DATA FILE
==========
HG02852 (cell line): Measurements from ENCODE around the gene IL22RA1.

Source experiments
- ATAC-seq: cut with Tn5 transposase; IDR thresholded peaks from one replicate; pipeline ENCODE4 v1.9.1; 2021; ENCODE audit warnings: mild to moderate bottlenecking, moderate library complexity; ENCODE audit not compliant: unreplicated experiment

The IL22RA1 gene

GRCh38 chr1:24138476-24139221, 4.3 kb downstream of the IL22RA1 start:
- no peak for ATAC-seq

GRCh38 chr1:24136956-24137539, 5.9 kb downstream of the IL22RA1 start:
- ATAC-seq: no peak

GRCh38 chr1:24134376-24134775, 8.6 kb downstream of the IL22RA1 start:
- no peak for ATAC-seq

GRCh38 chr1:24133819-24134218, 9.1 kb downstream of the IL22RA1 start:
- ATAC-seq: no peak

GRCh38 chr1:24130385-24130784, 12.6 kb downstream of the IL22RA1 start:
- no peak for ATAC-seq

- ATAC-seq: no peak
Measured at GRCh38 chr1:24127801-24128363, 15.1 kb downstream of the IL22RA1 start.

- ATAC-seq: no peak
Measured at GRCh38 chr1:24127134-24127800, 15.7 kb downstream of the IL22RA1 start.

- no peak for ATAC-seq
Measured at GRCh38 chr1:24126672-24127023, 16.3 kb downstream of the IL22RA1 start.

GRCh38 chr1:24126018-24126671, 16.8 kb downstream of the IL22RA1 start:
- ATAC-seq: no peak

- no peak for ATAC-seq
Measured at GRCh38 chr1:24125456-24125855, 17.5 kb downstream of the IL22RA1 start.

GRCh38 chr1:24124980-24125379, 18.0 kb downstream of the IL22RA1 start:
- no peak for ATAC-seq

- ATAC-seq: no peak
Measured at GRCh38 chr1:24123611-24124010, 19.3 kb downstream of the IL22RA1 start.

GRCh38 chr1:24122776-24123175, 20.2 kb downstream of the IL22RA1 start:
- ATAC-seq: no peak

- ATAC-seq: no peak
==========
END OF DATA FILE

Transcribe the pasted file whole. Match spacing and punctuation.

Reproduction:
HG02852 (cell line): Measurements from ENCODE around the gene IL22RA1.

Source experiments
- ATAC-seq: cut with Tn5 transposase; IDR thresholded peaks from one replicate; pipeline ENCODE4 v1.9.1; 2021; ENCODE audit warnings: mild to moderate bottlenecking, moderate library complexity; ENCODE audit not compliant: unreplicated experiment

The IL22RA1 gene

GRCh38 chr1:24138476-24139221, 4.3 kb downstream of the IL22RA1 start:
- no peak for ATAC-seq

GRCh38 chr1:24136956-24137539, 5.9 kb downstream of the IL22RA1 start:
- ATAC-seq: no peak

GRCh38 chr1:24134376-24134775, 8.6 kb downstream of the IL22RA1 start:
- no peak for ATAC-seq

GRCh38 chr1:24133819-24134218, 9.1 kb downstream of the IL22RA1 start:
- ATAC-seq: no peak

GRCh38 chr1:24130385-24130784, 12.6 kb downstream of the IL22RA1 start:
- no peak for ATAC-seq

- ATAC-seq: no peak
Measured at GRCh38 chr1:24127801-24128363, 15.1 kb downstream of the IL22RA1 start.

- ATAC-seq: no peak
Measured at GRCh38 chr1:24127134-24127800, 15.7 kb downstream of the IL22RA1 start.

- no peak for ATAC-seq
Measured at GRCh38 chr1:24126672-24127023, 16.3 kb downstream of the IL22RA1 start.

GRCh38 chr1:24126018-24126671, 16.8 kb downstream of the IL22RA1 start:
- ATAC-seq: no peak

- no peak for ATAC-seq
Measured at GRCh38 chr1:24125456-24125855, 17.5 kb downstream of the IL22RA1 start.

GRCh38 chr1:24124980-24125379, 18.0 kb downstream of the IL22RA1 start:
- no peak for ATAC-seq

- ATAC-seq: no peak
Measured at GRCh38 chr1:24123611-24124010, 19.3 kb downstream of the IL22RA1 start.

GRCh38 chr1:24122776-24123175, 20.2 kb downstream of the IL22RA1 start:
- ATAC-seq: no peak

- ATAC-seq: no peak